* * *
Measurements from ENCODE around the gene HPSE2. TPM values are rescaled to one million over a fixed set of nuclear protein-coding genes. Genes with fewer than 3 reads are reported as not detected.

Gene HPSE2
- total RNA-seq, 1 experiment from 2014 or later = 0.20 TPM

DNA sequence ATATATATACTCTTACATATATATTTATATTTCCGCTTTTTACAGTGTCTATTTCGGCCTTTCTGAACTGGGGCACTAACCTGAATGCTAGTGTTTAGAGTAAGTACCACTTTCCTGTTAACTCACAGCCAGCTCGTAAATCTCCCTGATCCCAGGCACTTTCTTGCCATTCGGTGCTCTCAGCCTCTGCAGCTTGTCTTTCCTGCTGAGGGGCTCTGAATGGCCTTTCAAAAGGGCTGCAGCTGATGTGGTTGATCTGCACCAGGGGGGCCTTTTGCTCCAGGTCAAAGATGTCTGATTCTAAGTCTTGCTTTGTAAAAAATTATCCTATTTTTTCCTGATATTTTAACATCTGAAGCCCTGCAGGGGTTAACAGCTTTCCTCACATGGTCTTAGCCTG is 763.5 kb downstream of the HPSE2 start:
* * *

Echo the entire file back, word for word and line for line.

Measurements from ENCODE around the gene HPSE2. TPM values are rescaled to one million over a fixed set of nuclear protein-coding genes. Genes with fewer than 3 reads are reported as not detected.

Gene HPSE2
- total RNA-seq, 1 experiment from 2014 or later = 0.20 TPM

DNA sequence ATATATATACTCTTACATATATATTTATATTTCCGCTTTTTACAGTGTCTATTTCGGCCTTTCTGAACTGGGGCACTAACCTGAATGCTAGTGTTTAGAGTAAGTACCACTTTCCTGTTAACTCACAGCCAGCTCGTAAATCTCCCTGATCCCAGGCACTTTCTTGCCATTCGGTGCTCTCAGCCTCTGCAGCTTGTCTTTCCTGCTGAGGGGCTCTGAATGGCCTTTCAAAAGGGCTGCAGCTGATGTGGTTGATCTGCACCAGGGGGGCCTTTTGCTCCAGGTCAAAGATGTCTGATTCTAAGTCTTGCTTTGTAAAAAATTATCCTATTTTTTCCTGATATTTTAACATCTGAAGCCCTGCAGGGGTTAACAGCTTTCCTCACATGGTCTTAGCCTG is 763.5 kb downstream of the HPSE2 start: